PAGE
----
OK, they didn’t really thumb their noses at the Bishop Vann. But, North Tustin residents did get a bit of good news at the January 13th Orange County Board of Supervisors meeting. If you ever drive on Newport Avenue north of 17th Street, you have seen the large, empty lot, owned by the Diocese of Orange, that was earmarked for a Catholic-oriented senior living facility. In past years, my family bought live Christmas trees off this lot (now, do you remember?). We previously wrote of a victory by the Foothill Communities Association to overturn a spot-zoning attempt by the county board of supervisors. That court victory quickly turned to defeat when an appeals court reversed the decision.
Saying the face of the county had changed, it was necessary to address the concerns of senior citizens. Three justices on the 4th Appellate Court concurred and the hard work of the FCA legal team was undone. Interestingly, the county did not pursue the issue. It was the diocese’ management partner, Kisco, that sought the appeal. Of course, millions of dollars in expected income were at stake.
All of the expense and work were futile, it seems, as the OC BoS headed by soon-to-be Chairman Todd Spitzer derailed the proposed project by moving to rescind the Senior Residential Housing Zoning designation. Supported by Supervisor Shawn Nelson, the board voted 4-0 in favor of the change. The recommendation must still go before the planning commission but Supervisors made it clear they expect the recommendation to come back in favor of FCA.
I emailed Richard Nelson, spokesperson for the Foothill Communities Association, asking what the chances were the action would stand court scrutiny. He inidcated he felt it would. In any case, kudos to the North Tustin folks who saw this fight to this point. I remember seeing them protesting in front of the property as well as sending out information. Heck, before this, I didn’t even know there was an FCA.
For his part, Todd Spitzer came through for the community under his governance. We like to rag on Todd (mostly because he presents such a tempting target) but he has proven loyal, both this term and his previous years on the board, to the community and the county. Now, if he would just take a lesson from his cohort Shawn Nelson on how to be lo-pro, he’d stay off the radar of the OCW and OTT. Maybe just an occasional cigar fest at the house, Todd. Todd, by the way, was last mentioned in the OCW “Best of 2014″ as part of the Best Political Battle with his nemesis Susan “Dragon Lady” Kang-Schoreder over the ongoing fight for the district attorneys office when T-Rack leaves.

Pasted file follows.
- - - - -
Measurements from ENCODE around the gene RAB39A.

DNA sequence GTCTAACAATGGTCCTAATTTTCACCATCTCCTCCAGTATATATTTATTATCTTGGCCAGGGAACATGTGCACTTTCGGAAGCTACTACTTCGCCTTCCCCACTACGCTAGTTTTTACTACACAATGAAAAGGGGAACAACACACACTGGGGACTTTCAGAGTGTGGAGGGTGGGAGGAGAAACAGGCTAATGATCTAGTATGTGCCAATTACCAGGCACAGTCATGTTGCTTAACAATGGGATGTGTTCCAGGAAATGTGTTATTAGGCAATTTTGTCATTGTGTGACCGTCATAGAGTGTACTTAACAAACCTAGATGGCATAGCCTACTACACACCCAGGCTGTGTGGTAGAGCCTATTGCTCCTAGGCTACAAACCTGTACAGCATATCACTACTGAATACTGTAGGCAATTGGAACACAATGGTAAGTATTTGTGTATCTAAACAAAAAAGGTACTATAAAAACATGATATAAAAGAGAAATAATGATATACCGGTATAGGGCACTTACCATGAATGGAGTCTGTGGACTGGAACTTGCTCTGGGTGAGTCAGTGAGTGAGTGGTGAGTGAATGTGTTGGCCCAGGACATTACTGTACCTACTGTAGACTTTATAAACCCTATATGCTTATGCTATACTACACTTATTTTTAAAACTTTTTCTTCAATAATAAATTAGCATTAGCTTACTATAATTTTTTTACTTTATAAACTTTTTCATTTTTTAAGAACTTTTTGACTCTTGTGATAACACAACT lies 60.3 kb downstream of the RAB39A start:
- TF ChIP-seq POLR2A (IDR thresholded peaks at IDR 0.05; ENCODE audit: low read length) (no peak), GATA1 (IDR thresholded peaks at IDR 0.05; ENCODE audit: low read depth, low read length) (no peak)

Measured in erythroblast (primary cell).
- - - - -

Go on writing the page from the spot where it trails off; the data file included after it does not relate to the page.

The foothills folks are also in the middle of a nasty water fight with their current provider. Unhappy with the high cost of water provided by Golden State Water, activist residents embarked on a campaign to change water companies.
Two years ago, FCA made a presentation to the community of a plan to change water providers from GSW, a private utility, to a public utility (looks like Irvine Ranch Water District is the favored candidate). Citing costs that have skyrocketed since 2003, it looks like GSW is proposing even higher rates in the not too distant future.
The biggest obstacle is, of course, money. Proponents are suggesting bonds to purchase GSW assets that serve the area. From the looks of things, residents aren’t too keen on something that could actually cost them in the end.
One thing that may help is the bad publicity GSW has garnered from one of their other customer communities. Folks in Gardena aren’t too happy with GSW as black, foul smelling water has been issuing from their taps and toilets. The results can be seen on this video. If that doesn’t compel them to find a solution, I don’t know what will.
So, what else are those nefarious rebels in the foothills up to? You can find out by checking out their website, maintained by Rick Nelson, at www.fcahome.org.
Unless items are pulled from the Consent Calendar for discussion, Tuesday’s Tustin City Council meeting should be fairly short. Of course, short is a relative term when it comes to this council, who often discuss issues of little or no relevance just to hear themselves speak. If you doubt my words, watch the “councilmember comments” for the complete rundown of where they’ve been.
The Closed Session has the usual suspects but is also populated with a number of, what appear to be, associated claims. Stephanie Loy, Laura Hernandez, Jose Franco, Kaitlyn Kim and Jessica Ma filed claims late last year with the city.
Management Works has filed the first claim of the year. Management Works is the property manager for the Park Magnolia Apartment Homes on on Tustin Village Way off Williams Street. Gangs are prevalent in the area, so it should be interesting to see what the claims are and to see if they are actually related. I don’t usually take the time to visit the city clerk’s office but this may be worth the effort.